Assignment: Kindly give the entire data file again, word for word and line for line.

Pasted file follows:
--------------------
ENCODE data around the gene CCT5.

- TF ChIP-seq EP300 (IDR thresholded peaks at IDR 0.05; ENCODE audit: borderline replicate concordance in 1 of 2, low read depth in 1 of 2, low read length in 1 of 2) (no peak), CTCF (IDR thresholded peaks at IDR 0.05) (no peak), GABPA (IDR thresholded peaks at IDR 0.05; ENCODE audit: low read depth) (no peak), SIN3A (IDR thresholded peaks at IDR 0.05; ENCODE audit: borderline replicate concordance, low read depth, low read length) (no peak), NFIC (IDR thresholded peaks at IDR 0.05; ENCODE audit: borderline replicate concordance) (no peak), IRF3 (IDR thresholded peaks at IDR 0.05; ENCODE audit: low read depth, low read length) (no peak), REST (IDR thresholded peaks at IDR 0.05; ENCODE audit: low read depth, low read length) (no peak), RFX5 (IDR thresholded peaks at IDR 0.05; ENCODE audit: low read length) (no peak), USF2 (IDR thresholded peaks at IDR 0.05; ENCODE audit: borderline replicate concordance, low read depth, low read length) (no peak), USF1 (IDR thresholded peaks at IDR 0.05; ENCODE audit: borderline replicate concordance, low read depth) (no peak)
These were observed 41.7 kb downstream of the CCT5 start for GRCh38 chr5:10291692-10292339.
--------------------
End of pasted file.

ENCODE data around the gene CCT5.

- TF ChIP-seq EP300 (IDR thresholded peaks at IDR 0.05; ENCODE audit: borderline replicate concordance in 1 of 2, low read depth in 1 of 2, low read length in 1 of 2) (no peak), CTCF (IDR thresholded peaks at IDR 0.05) (no peak), GABPA (IDR thresholded peaks at IDR 0.05; ENCODE audit: low read depth) (no peak), SIN3A (IDR thresholded peaks at IDR 0.05; ENCODE audit: borderline replicate concordance, low read depth, low read length) (no peak), NFIC (IDR thresholded peaks at IDR 0.05; ENCODE audit: borderline replicate concordance) (no peak), IRF3 (IDR thresholded peaks at IDR 0.05; ENCODE audit: low read depth, low read length) (no peak), REST (IDR thresholded peaks at IDR 0.05; ENCODE audit: low read depth, low read length) (no peak), RFX5 (IDR thresholded peaks at IDR 0.05; ENCODE audit: low read length) (no peak), USF2 (IDR thresholded peaks at IDR 0.05; ENCODE audit: borderline replicate concordance, low read depth, low read length) (no peak), USF1 (IDR thresholded peaks at IDR 0.05; ENCODE audit: borderline replicate concordance, low read depth) (no peak)
These were observed 41.7 kb downstream of the CCT5 start for GRCh38 chr5:10291692-10292339.